The opinion of the court was delivered by: Michael A. Telesca United States District Judge
Plaintiff Kathleen Mustico ("Mustico") brings this action pursuant to the Employee Retirement and Income Security Act of 1974 claiming that she was wrongfully denied long term disability benefits by the defendants, Continental Casualty Company, ("Continental") and Hartford Life and Accident Insurance Company ("Hartford"). Specifically, plaintiff claims that while she was covered by a long term disability insurance plan issued by Continental and administered by Hartford, she became completely disabled following an automobile accident. She claims that the defendants wrongfully denied her claim for benefits.
The defendants deny plaintiff's allegations, and move for summary judgment on grounds that there are no material questions of fact in dispute, and that as a matter of law, they are entitled to judgment in their favor. In support of their motion, defendants contend that their decision to deny plaintiff benefits was based on a reasonable interpretation of the medical evidence available to them and that the decision is supported by substantial evidence contained in the record. Plaintiff opposes the defendants' motion, and cross-moves for summary judgment arguing that the medical evidence demonstrates that she is totally disabled.
For the reasons set forth below, I grant defendants' motion for summary judgment, and deny plaintiff's cross-motion for summary judgment.
On June 19, 2000, plaintiff Kathleen Mustico became employed as an executive assistant by the Chemung County, New York, ARC, (the "ARC of Chemung County" or "Chemung County ARC") an advocacy organization for persons with developmental disabilities. As an executive assistant, plaintiff was responsible for providing administrative support to the Director of the organization and its Board of Directors.
On January 2, 2001, plaintiff was involved in a motor vehicle accident. Plaintiff was wearing a seatbelt at the time of the accident, did not lose consciousness during or after the accident, and her airbag did not deploy. Following the accident, plaintiff sought treatment at a local hospital emergency room. According to the emergency room report, plaintiff complained of neck pain, but exhibited no bruising, swelling or redness. X-rays revealed degenerative changes in her cervical spine, but no changes due to trauma. She did show signs of a bruise in her chest area. Plaintiff was discharged from the emergency room with no work restrictions.
Thereafter, on January 5, 2001, plaintiff attempted to return to work, but was unable to remain there more than three or four hours due to discomfort caused by back and neck pain. Plaintiff never returned to work after January 5, 2001, and on April 2, 2001, her employment with the Chemung County ARC was terminated.
On February 14, 2001, plaintiff went to the emergency room of Arnot Ogden Medical Center complaining of dizziness, neck pain, and headaches. Dr. Naber examined the plaintiff, and noted that she had some discomfort in her neck. A CT scan of plaintiff's neck and back again revealed degenerative changes, but no changes due to traumatic injury. Plaintiff was discharged from the emergency room with no work restrictions.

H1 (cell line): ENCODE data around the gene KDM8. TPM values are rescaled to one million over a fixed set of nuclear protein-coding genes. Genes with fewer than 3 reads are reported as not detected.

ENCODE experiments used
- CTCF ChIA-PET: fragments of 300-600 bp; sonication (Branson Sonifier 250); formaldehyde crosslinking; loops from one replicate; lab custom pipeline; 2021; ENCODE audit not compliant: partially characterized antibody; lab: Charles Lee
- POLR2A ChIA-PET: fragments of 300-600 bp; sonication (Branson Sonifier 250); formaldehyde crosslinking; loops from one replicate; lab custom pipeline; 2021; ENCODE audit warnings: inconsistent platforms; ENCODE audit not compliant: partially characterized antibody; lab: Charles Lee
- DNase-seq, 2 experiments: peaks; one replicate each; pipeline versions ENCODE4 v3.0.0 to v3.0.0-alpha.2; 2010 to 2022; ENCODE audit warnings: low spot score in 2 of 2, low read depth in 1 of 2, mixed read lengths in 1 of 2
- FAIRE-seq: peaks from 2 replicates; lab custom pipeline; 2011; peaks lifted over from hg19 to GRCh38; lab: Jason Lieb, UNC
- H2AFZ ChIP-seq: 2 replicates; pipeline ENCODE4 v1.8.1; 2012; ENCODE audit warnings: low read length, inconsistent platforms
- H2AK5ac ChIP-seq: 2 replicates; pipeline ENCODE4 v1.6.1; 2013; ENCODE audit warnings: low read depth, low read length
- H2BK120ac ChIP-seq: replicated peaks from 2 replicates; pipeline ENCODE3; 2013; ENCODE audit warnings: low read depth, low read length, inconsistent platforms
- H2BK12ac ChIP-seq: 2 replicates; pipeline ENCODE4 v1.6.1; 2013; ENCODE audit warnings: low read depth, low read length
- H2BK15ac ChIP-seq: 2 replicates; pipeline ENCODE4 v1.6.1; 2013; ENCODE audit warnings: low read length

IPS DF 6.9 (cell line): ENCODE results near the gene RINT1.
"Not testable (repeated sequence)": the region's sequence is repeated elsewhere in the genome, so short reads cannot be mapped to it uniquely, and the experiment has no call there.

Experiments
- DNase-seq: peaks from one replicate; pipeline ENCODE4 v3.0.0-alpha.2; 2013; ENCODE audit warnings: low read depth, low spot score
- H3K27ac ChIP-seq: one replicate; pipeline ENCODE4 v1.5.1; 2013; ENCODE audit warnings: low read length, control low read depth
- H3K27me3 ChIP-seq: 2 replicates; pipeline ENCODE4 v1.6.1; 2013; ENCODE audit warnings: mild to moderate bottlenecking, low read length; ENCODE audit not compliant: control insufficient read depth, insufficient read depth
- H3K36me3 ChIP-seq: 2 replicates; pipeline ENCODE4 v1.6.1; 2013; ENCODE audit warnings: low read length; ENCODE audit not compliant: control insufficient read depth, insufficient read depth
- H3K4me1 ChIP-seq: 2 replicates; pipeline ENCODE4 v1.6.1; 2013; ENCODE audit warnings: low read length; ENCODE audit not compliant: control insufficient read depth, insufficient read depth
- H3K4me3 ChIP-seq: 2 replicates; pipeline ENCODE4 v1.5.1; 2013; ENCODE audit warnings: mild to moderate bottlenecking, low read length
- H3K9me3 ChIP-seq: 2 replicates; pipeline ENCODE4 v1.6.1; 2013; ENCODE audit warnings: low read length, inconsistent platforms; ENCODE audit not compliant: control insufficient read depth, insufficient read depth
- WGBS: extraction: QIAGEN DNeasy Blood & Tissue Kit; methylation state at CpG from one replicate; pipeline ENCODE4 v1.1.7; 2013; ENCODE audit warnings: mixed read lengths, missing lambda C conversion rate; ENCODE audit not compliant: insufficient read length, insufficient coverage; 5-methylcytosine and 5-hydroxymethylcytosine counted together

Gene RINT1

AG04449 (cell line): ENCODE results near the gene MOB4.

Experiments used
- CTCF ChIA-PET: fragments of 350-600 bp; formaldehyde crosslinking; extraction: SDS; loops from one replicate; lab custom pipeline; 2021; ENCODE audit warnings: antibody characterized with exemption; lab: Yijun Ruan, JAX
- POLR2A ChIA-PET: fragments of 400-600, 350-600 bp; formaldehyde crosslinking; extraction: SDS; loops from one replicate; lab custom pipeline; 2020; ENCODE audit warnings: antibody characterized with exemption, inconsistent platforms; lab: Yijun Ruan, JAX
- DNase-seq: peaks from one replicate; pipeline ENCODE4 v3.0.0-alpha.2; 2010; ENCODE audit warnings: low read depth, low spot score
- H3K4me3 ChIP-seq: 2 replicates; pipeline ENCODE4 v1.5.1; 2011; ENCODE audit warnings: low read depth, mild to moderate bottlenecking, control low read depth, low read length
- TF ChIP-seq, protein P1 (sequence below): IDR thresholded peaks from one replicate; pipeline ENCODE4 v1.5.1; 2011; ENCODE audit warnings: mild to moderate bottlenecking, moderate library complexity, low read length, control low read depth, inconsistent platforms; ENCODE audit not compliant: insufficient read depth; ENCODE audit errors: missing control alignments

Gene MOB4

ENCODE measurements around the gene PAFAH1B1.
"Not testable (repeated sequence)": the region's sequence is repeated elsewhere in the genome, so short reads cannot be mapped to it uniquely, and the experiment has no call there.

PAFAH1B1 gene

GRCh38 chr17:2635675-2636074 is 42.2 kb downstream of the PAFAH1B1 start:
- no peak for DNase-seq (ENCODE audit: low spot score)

In March, 2001, plaintiff saw a neurologist, Dr. Bhat, who opined that plaintiff suffered from whiplash and considerable musculo-ligamentous injuries. He did not, however, place plaintiff on any work restrictions. Shortly thereafter, plaintiff saw Dr. Madden, a pain specialist. Dr. Madden noted that plaintiff complained of dizziness, weakness, insomnia, and numbness which pre-dated her January, 2001, motor vehicle accident. Indeed, an MRI of her lumbar spine taken in November, 2000 (two months prior to her motor vehicle accident) revealed early disc desiccation and mild bulging at discs L3-4 and L2-3. Dr. Madden diagnosed plaintiff as suffering from several chronic conditions including chronic fibromyalgia, headaches, pain syndrome, and neck and back pain. Despite these conditions, Dr. Madden did not place any work restrictions on the plaintiff that would prevent her from performing her job as an administrative assistant.
Also in March, 2001, plaintiff saw Dr. Pilcher, a neurosurgeon, who noted that MRI's of plaintiff's cervical spine revealed bulging a C4-5, C5-6, and C6-7. He opined that there was no compression or narrowing at these locations, and that plaintiff had "excellent" range of motion in her cervical and lumbar spines. Dr. Pilcher noted no disc herniation, and did not recommend surgery. He placed no work restrictions on the plaintiff that would prevent her from performing her duties as an executive assistant, which consisted of secretarial duties. Following further imaging of plaintiff's neck and back, plaintiff again saw Dr. Pilcher on May 18, 2001. He noted minimal degenerative changes in the cervical spine, with minor bulging at C5-6. He also noted minor bulging in two areas of the lumbar spine. He opined that plaintiff suffered from severe musculoskeletal pain after the January, 2001 automobile accident, but did not recommend surgical intervention. He placed no restrictions on plaintiff that would prevent her from working as an executive assistant.
Another pain management specialist, Dr. Hong, saw the plaintiff on June 6, June 11, and June 26, 2001. Dr. Hong noted normal neck movement, but weakness in her extremities due to pain. He diagnosed her as suffering from, inter alia, myofascial pain syndrome and cervical degenerative disc disease. He did not ...